In Stage 3 mesothelioma, the cancer has spread to several areas beyond the point of the initial tumor.
More patients are diagnosed with Stage 3 mesothelioma than any other stage.
Typically, at Stage 3 a significant amount of metastasis (spreading) has occurred, and lymph nodes are often involved.
Symptoms for Stage 3 or usually severe and include pain in the chest, fatigue, weight loss, breathing difficulties.
Curative therapy is an option; however, in many cases, Stage 3 treatment focuses on relieving pain and improving quality of life.
Stage 3 mesothelioma is classified as advanced disease given that, by this point, it has spread to areas beyond where it originated, though the cancer is still localized to some extent. The mesothelioma has spread throughout the lung lining and chest on one side of the body, and the cancer has invaded the lymph nodes.
There may also be tumors beyond the chest membranes affecting the chest wall itself, fatty tissue in the chest, or the heart lining (the pericardial membrane), regardless of whether local lymph node involvement is identified.
The majority of mesothelioma patients (roughly 70% according to one study) are diagnosed at Stage 3 or 4. In that same study, 57% of pleural mesothelioma patients were Stage 3 when diagnosed. Curative treatment becomes less likely, and prognosis is often poor.
Prognosis of Stage 3 Mesothelioma
Prognosis for Stage 3 patients depends on a number of factors, including the success of treatment. In general, most Stage 3 patients are not eligible for curative surgery, and the overall median survival for Stage 3 mesothelioma patients is between 12 and 24 month
Stage 3 Defined By Three Staging Systems
There are three systems used to stage mesothelioma known as the Butchart System, the Tumor, Node, Metastasis System (TNM), and the Brigham System. Each system defines the four stages of mesothelioma with slight differences.
The characteristics of Stage 3 mesothelioma according to the three systems are as follows:
|Butchart System||TNM System||Brigham System|
|The disease has spread from the primary area in the pleura to the lungs, abdominal cavity, and other parts of the body. Both nearby and distant lymph node groups may also be involved.||The cancer has spread from the lining of the lungs to other parts of the chest cavity including the esophagus, diaphragm, and other vital organs including the heart. The lymph nodes are also involved at this stage, including distant groups.||Surgery for tumor removal is no longer a possibility because the disease is now affecting other organs in the chest cavity as well as one or more groups of lymph nodes.|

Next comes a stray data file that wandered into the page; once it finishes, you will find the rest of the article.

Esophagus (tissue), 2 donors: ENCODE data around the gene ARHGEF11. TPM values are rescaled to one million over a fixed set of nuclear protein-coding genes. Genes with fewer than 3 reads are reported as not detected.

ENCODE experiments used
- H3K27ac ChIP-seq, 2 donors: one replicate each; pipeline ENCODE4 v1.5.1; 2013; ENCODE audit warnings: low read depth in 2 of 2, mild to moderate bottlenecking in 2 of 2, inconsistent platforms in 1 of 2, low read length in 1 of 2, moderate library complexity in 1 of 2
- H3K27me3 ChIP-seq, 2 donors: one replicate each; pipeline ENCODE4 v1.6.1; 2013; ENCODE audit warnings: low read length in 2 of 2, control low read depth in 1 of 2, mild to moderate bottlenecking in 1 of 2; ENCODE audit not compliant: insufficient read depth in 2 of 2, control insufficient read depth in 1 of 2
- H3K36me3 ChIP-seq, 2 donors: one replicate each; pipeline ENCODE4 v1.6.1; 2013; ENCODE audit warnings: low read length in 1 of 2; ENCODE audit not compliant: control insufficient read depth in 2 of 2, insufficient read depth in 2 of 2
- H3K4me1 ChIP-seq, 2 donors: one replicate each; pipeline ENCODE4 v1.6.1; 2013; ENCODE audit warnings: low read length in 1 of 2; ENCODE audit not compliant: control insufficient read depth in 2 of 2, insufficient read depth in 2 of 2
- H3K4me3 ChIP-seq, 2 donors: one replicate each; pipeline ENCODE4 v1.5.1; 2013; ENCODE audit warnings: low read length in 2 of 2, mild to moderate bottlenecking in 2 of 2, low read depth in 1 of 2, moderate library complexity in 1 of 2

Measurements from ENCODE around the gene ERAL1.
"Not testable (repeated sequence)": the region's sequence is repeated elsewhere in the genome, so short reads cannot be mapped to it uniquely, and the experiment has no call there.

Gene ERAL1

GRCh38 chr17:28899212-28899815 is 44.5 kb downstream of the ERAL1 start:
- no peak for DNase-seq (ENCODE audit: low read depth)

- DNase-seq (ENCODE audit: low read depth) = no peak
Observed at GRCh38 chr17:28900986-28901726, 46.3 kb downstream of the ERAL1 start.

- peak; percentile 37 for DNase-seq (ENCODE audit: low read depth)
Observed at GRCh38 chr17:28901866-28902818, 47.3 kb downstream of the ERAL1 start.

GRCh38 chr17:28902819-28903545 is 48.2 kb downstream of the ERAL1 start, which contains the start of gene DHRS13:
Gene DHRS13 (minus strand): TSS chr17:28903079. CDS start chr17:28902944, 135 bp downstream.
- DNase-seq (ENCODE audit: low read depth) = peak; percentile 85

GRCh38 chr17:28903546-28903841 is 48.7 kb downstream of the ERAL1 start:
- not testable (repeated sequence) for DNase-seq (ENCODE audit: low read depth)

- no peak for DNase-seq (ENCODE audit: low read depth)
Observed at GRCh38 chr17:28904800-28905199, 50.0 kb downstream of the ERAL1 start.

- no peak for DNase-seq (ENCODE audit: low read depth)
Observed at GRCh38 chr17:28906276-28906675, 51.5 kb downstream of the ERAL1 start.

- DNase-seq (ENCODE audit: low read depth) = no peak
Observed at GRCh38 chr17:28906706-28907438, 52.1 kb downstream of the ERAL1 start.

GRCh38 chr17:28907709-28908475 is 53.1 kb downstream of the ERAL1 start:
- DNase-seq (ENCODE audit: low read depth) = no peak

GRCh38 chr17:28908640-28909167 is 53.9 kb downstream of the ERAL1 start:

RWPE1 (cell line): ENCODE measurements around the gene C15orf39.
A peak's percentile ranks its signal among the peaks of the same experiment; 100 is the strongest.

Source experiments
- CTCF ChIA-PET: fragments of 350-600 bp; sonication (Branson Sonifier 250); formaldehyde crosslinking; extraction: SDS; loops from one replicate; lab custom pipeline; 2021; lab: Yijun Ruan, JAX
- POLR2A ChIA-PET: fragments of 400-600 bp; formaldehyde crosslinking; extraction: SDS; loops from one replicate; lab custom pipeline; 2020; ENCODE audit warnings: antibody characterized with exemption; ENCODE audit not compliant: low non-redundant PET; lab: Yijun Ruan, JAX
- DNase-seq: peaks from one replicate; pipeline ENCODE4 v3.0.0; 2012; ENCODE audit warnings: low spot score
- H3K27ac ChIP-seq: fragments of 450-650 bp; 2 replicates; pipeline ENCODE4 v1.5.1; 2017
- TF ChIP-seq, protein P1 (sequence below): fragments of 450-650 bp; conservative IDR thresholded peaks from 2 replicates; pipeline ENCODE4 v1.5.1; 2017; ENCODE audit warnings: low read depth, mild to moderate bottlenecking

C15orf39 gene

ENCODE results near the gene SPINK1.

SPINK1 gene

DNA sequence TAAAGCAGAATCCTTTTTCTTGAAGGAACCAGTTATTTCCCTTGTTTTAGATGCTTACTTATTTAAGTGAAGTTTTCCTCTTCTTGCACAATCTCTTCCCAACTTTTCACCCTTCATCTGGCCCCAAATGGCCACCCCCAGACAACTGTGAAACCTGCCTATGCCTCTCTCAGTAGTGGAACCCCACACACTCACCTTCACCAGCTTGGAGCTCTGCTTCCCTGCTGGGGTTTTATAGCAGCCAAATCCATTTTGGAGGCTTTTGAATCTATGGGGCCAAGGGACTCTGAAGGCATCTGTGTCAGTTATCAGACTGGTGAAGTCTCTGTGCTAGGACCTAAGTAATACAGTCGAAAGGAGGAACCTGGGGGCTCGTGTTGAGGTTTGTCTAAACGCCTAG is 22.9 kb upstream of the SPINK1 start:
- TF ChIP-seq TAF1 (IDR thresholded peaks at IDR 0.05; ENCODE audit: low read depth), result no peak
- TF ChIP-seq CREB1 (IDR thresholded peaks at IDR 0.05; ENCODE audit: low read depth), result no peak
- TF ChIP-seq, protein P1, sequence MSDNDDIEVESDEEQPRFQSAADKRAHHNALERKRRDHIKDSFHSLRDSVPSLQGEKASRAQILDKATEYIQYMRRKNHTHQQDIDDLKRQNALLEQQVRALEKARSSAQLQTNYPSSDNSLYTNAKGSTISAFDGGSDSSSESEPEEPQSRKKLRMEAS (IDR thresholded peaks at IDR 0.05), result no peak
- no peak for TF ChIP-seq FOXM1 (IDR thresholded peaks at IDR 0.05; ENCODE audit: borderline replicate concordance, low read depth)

Symptoms of Stage 3 Mesothelioma
In Stage 3, symptoms become much more severe and negatively impact a patient’s quality of life. Symptoms may result from tumors invading the lung tissue and chest cavity, but vary depending on how the cancer is advancing. In some mesothelioma patients, the symptoms are similar to the symptoms of lung infections like pneumonia and bronchitis.
- Chest pain or tightness
- Difficulty breathing
- Shortness of breath (dyspnea)
- Weight loss
Stage 3 Treatment Options
At this stage, treatment generally focuses on symptom relief (palliative) and improving prognosis, though curative surgery may still be an option in some eligible patients. For patients who aren’t candidates for curative surgery, palliative options include thoracentesis, paracentesis, or pericardiocentesis, depending on the type of mesothelioma.
Multimodal therapy is standard and recommended for overall healthy and eligible patients at this stage, and a combination of the following three standard treatment options has resulted in the most favorable survival rates:
|While many Stage 3 patients aren’t candidates for surgery, an extrapleural pneumonectomy may be recommended in order to remove tumors spreading to nearby organs and lymph nodes. In Stage 3 patients whose surgery was successful in removing all visible tumors, the median survival was 34 months.||Chemotherapy is used after surgery to eliminate any remaining mesothelioma cells.||Radiation may be administered before or after surgery, either to reduce the risk of recurrence or shrink tumors. A study of Stage 3 patients who underwent radical pleurectomy surgery followed by combined chemotherapy and radiation therapy resulted in a median survival of 21 months, with 28% still alive after 5 years.|